Catherine McKinley was one of only a few thousand African American and bi-racial children adopted by white couples in the late 1960s and early 1970s. Raised in a small, white New England town, she had a persistent longing for the more diverse community that would better understand and encompass her.Read More →

It’s a January morning in 1976; Julie rips the hospital bracelet from her wrist and throws it across the room. As it lands, she doesn’t know that the sound will echo through the years. But the story doesn’t begin here. In a suburb north of Manhattan, Julie grows up onRead More →

You Remind Me of Me begins with a series of separate incidents: In 1977, a little boy is savagely attacked by his mother’s pet Doberman; in 1997 another little boy disappears from his grandmother’s backyard on a sunny summer morning; in 1966, a pregnant teenager admits herself to a maternityRead More →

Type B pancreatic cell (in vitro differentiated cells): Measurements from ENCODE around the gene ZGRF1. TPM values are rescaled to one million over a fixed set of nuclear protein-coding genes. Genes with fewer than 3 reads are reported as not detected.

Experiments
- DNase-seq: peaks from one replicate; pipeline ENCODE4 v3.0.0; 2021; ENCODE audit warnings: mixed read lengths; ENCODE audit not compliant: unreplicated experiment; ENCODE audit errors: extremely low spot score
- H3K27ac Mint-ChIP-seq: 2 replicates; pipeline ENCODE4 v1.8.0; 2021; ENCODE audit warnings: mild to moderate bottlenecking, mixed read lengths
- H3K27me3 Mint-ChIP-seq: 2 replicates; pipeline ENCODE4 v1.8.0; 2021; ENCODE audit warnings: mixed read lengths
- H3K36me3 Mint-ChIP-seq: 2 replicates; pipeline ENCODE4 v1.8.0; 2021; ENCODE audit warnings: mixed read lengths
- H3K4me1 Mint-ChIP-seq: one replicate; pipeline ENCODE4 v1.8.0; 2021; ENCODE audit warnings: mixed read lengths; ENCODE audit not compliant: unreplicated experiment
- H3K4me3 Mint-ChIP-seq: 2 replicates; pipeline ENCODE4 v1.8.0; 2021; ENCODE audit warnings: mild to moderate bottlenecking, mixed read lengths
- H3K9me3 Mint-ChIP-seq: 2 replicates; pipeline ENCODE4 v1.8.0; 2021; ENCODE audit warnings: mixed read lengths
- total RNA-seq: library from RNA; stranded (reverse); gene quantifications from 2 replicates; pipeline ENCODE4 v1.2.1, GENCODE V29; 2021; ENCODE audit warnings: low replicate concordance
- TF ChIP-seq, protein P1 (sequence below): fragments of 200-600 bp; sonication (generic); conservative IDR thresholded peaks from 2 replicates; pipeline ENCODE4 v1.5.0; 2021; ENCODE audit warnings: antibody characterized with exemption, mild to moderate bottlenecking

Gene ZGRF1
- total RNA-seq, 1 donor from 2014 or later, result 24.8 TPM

This anthology gives voice to the wide experiences of adoptees and those who love them; examining the emotional, psychological and logistical effects of adoption reunion. Primarily adult adoptee voices, we also hear from adoptive parents, first moms and mental health professionals, all weighing in on their experience with reunion. (Amazon)Read More →

Explores the ways in which novels and plays portray adoption, probing the cultural fictions that these literary representations have perpetuated. Through careful readings of works by Sophocles, Shakespeare, George Eliot, Charles Dickens, Barbara Kingsolver, Edward Albee and others, Marianne Novy reveals how fiction has contributed to general perceptions of adoptiveRead More →